Smile Politely

Celebrating C-U Life: Kris Koester

You’ve hopefully met someone like him before. That individual who, right from the beginning, you know is going to be a friend for life. His genuine concern for others and unconditional compassion sometimes fly under the radar. But individuals who’ve leaned on him for support will never forget how he was there when they needed him. For those who haven’t had the good fortune of getting to know him, here’s a closer look at Kris Koester.

Kris was born in Urbana, Illinois. The son of loving parents, he credits them with influencing his passion for helping others. His father, a long time employee with Pepsi, has always been an active member at church. His father teaching Sunday School and his uncle engaging in mission trips are just a couple of the ways his family stay involved in the community. His mother, an accountant, provided Koester with a solid example of unconditional love throughout his life. Not always understanding his choices along his career path, his mother has still been diligent with supporting her son. Koester talks about how his mother initially worried about a choice he made to leave a good paying job to return to school. It was at his graduation this past May that she told him that she finally “got it.” Listening to her son speak at his graduation she realized just how passionate, involved, and committed he is to the community work he does.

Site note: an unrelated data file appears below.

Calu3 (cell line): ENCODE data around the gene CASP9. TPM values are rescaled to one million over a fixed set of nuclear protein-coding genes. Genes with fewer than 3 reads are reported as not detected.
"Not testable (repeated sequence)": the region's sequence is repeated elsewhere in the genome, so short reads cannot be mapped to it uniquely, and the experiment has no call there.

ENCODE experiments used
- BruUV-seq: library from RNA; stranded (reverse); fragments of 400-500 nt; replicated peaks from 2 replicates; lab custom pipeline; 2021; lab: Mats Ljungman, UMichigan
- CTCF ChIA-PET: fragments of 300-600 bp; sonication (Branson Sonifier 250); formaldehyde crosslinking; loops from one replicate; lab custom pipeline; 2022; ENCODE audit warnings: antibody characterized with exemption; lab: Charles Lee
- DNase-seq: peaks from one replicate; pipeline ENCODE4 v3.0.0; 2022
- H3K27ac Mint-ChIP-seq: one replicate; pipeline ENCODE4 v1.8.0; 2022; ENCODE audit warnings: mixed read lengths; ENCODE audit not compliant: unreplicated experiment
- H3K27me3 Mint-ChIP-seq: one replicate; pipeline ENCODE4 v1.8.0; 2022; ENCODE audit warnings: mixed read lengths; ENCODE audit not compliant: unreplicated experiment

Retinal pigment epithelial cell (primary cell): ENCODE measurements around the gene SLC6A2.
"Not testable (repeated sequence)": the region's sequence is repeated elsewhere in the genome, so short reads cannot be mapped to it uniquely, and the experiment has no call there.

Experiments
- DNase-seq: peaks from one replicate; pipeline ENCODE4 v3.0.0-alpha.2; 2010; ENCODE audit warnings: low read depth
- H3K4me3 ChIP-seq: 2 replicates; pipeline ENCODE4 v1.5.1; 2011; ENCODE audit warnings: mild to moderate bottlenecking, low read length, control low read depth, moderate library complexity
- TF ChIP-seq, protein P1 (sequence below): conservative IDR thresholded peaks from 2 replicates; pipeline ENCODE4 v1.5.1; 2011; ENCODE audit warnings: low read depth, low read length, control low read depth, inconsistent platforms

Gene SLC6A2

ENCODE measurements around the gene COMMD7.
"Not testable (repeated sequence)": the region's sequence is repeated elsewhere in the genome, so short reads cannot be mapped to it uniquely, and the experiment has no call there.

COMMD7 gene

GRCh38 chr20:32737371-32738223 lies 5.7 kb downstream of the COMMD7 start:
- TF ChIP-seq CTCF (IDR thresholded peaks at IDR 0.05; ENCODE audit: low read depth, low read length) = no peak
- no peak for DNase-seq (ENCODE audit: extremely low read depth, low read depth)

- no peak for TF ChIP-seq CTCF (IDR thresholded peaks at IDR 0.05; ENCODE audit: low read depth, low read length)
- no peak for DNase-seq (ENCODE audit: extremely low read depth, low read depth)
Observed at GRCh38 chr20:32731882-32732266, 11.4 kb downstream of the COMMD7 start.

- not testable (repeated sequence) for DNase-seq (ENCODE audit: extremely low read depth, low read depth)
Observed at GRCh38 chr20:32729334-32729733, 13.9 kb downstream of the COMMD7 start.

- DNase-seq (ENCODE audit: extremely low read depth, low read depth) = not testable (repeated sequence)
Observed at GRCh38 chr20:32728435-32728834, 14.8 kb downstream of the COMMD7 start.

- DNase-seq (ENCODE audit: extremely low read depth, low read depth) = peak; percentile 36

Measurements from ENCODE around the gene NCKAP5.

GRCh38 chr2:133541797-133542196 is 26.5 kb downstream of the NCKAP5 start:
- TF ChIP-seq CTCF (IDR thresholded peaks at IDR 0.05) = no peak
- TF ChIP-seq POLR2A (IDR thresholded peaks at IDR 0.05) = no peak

Koester’s work in the community has ranged from working in a residential setting for troubled adolescents to serving as a community representative on the board of the Twin City Derby Girls. Affectionately known as “Mr. Clean Your Clock” among his derby family, Koester believes in being active in a variety of areas. One of his accomplishments for the Champaign community is as one of the founders of the UP Center of Champaign County, an organization focused on the Lesbian, Gay, Bisexual, and Transgender community. The organization has flourished and hosted several events to bring awareness and build community relationships for the LGBT community. A shining star himself, Koester has remained true to who he is at heart, and encourages others in the LGBT community to do the same. Not always an easy task to accomplish, the UP Center offers support for those who work to find themselves in environments that are not always supportive of them.